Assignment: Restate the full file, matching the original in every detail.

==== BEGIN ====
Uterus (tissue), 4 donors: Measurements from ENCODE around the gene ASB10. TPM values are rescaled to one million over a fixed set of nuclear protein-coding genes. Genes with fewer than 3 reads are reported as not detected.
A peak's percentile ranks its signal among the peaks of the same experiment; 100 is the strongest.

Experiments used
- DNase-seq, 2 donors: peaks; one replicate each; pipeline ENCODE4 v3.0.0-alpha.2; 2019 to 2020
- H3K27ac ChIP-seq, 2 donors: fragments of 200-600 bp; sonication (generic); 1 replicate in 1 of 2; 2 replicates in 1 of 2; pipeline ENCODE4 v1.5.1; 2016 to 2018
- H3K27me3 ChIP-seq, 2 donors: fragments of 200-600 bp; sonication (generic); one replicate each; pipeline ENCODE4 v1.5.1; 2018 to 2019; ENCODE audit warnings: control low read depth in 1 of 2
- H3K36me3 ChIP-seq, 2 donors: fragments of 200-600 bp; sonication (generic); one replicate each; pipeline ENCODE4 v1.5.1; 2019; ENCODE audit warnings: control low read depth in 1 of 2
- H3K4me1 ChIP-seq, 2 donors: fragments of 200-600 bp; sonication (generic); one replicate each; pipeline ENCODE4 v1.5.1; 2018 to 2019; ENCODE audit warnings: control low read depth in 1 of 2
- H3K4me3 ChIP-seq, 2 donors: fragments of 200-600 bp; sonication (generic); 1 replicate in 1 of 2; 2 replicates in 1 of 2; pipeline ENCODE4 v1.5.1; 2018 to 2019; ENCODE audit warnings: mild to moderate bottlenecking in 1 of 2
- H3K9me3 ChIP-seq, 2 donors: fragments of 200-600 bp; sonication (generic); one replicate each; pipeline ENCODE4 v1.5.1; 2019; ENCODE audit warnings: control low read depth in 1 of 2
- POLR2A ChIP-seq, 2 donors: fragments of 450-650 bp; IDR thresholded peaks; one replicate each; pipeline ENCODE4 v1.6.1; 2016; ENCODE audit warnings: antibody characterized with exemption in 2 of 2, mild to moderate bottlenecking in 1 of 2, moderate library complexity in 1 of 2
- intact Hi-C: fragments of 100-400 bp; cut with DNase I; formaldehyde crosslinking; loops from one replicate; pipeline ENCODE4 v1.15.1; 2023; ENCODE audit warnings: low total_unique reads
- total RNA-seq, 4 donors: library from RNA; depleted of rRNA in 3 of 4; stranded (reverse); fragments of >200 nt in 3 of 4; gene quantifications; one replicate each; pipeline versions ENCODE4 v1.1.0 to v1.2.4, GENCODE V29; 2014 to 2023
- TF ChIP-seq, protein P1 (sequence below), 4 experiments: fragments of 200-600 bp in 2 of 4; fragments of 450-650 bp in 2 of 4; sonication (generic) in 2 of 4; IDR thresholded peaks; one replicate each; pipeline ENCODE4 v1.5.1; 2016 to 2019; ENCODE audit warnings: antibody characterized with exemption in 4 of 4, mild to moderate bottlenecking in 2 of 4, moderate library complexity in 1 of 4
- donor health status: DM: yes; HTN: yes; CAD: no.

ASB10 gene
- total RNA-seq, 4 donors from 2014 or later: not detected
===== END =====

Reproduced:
Uterus (tissue), 4 donors: Measurements from ENCODE around the gene ASB10. TPM values are rescaled to one million over a fixed set of nuclear protein-coding genes. Genes with fewer than 3 reads are reported as not detected.
A peak's percentile ranks its signal among the peaks of the same experiment; 100 is the strongest.

Experiments used
- DNase-seq, 2 donors: peaks; one replicate each; pipeline ENCODE4 v3.0.0-alpha.2; 2019 to 2020
- H3K27ac ChIP-seq, 2 donors: fragments of 200-600 bp; sonication (generic); 1 replicate in 1 of 2; 2 replicates in 1 of 2; pipeline ENCODE4 v1.5.1; 2016 to 2018
- H3K27me3 ChIP-seq, 2 donors: fragments of 200-600 bp; sonication (generic); one replicate each; pipeline ENCODE4 v1.5.1; 2018 to 2019; ENCODE audit warnings: control low read depth in 1 of 2
- H3K36me3 ChIP-seq, 2 donors: fragments of 200-600 bp; sonication (generic); one replicate each; pipeline ENCODE4 v1.5.1; 2019; ENCODE audit warnings: control low read depth in 1 of 2
- H3K4me1 ChIP-seq, 2 donors: fragments of 200-600 bp; sonication (generic); one replicate each; pipeline ENCODE4 v1.5.1; 2018 to 2019; ENCODE audit warnings: control low read depth in 1 of 2
- H3K4me3 ChIP-seq, 2 donors: fragments of 200-600 bp; sonication (generic); 1 replicate in 1 of 2; 2 replicates in 1 of 2; pipeline ENCODE4 v1.5.1; 2018 to 2019; ENCODE audit warnings: mild to moderate bottlenecking in 1 of 2
- H3K9me3 ChIP-seq, 2 donors: fragments of 200-600 bp; sonication (generic); one replicate each; pipeline ENCODE4 v1.5.1; 2019; ENCODE audit warnings: control low read depth in 1 of 2
- POLR2A ChIP-seq, 2 donors: fragments of 450-650 bp; IDR thresholded peaks; one replicate each; pipeline ENCODE4 v1.6.1; 2016; ENCODE audit warnings: antibody characterized with exemption in 2 of 2, mild to moderate bottlenecking in 1 of 2, moderate library complexity in 1 of 2
- intact Hi-C: fragments of 100-400 bp; cut with DNase I; formaldehyde crosslinking; loops from one replicate; pipeline ENCODE4 v1.15.1; 2023; ENCODE audit warnings: low total_unique reads
- total RNA-seq, 4 donors: library from RNA; depleted of rRNA in 3 of 4; stranded (reverse); fragments of >200 nt in 3 of 4; gene quantifications; one replicate each; pipeline versions ENCODE4 v1.1.0 to v1.2.4, GENCODE V29; 2014 to 2023
- TF ChIP-seq, protein P1 (sequence below), 4 experiments: fragments of 200-600 bp in 2 of 4; fragments of 450-650 bp in 2 of 4; sonication (generic) in 2 of 4; IDR thresholded peaks; one replicate each; pipeline ENCODE4 v1.5.1; 2016 to 2019; ENCODE audit warnings: antibody characterized with exemption in 4 of 4, mild to moderate bottlenecking in 2 of 4, moderate library complexity in 1 of 4
- donor health status: DM: yes; HTN: yes; CAD: no.

ASB10 gene
- total RNA-seq, 4 donors from 2014 or later: not detected